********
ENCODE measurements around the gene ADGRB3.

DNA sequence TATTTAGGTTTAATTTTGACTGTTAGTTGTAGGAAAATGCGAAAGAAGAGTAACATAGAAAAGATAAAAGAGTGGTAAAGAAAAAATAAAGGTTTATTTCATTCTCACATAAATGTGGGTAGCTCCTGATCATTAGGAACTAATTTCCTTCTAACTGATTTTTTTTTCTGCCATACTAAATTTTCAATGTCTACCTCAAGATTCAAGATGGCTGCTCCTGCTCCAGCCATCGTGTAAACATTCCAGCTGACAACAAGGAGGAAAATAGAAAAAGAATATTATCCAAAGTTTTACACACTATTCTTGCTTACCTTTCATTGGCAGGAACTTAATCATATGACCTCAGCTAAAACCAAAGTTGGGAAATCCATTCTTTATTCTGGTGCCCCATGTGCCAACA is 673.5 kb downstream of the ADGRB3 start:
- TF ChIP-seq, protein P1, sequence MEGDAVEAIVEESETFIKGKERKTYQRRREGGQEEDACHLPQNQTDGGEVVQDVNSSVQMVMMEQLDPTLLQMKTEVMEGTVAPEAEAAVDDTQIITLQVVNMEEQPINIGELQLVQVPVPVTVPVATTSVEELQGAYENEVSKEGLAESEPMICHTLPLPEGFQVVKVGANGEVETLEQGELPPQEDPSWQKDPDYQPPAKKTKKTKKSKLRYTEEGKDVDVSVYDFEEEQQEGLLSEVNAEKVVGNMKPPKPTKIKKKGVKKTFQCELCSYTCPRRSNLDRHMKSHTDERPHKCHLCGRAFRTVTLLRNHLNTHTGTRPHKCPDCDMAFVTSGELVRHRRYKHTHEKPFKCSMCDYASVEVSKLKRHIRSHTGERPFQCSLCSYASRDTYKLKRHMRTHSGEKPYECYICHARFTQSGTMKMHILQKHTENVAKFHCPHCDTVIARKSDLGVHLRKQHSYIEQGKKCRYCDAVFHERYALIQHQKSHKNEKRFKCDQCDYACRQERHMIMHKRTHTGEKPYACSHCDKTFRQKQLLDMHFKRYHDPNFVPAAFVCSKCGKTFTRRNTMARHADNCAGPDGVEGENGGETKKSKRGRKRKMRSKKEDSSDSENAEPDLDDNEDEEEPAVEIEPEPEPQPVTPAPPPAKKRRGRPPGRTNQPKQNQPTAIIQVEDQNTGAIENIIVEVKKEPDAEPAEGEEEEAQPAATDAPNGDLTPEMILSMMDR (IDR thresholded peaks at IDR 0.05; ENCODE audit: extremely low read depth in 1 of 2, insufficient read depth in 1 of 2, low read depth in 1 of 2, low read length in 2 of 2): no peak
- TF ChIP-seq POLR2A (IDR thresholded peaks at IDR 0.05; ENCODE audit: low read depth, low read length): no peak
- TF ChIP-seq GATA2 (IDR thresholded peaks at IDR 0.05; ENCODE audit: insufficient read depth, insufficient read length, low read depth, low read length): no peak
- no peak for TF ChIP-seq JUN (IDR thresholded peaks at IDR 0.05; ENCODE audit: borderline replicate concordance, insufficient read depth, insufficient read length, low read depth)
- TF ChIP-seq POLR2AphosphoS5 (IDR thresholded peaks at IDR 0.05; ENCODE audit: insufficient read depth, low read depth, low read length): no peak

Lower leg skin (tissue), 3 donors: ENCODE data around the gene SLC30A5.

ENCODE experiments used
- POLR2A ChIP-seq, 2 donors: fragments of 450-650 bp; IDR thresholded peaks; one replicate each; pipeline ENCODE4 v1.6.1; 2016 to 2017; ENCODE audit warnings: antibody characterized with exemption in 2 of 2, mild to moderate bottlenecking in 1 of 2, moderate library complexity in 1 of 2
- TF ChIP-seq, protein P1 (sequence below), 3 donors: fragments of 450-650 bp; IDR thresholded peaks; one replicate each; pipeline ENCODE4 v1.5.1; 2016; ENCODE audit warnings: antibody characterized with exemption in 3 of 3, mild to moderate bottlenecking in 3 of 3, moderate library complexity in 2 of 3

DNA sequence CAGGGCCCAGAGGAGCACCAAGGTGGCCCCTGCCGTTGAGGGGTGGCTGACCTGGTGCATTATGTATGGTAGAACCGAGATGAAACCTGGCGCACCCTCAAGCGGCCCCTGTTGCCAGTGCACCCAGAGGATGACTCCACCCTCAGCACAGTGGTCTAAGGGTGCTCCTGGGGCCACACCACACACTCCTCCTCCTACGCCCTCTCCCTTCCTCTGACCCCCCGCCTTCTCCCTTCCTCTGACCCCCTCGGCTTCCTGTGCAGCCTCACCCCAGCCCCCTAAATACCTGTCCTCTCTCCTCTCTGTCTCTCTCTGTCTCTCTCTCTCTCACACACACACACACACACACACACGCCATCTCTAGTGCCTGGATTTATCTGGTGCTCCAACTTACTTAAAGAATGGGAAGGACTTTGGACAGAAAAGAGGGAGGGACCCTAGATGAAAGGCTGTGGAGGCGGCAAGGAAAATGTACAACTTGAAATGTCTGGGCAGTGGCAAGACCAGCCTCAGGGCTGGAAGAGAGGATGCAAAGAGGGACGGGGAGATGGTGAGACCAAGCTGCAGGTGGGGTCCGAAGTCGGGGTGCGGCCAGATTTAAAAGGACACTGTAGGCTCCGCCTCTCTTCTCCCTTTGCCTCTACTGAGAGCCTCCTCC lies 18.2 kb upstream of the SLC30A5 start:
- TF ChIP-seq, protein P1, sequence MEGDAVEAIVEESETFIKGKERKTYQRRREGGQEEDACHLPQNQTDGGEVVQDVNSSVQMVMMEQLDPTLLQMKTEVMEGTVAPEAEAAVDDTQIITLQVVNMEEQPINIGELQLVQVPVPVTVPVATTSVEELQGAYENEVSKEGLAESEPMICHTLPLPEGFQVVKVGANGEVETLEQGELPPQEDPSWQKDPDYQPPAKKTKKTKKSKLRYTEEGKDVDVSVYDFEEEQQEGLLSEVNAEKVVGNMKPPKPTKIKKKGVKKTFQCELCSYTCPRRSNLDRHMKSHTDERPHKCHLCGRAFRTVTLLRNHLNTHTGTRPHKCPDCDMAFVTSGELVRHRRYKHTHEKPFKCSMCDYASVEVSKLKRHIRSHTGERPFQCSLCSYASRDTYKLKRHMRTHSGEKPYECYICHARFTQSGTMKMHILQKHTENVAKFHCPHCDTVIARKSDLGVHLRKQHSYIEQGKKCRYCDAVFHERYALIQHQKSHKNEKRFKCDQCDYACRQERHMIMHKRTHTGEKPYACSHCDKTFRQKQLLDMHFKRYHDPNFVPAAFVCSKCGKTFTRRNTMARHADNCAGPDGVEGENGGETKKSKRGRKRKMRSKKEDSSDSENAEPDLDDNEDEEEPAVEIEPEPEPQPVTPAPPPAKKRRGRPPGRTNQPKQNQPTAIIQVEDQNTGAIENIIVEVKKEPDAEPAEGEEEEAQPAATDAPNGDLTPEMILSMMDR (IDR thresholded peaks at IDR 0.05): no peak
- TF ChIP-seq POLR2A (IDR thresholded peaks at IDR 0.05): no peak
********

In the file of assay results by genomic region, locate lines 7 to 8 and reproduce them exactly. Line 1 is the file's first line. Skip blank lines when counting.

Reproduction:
- TF ChIP-seq POLR2AphosphoS5 (IDR thresholded peaks at IDR 0.05; ENCODE audit: insufficient read depth, low read depth, low read length): no peak

Lower leg skin (tissue), 3 donors: ENCODE data around the gene SLC30A5.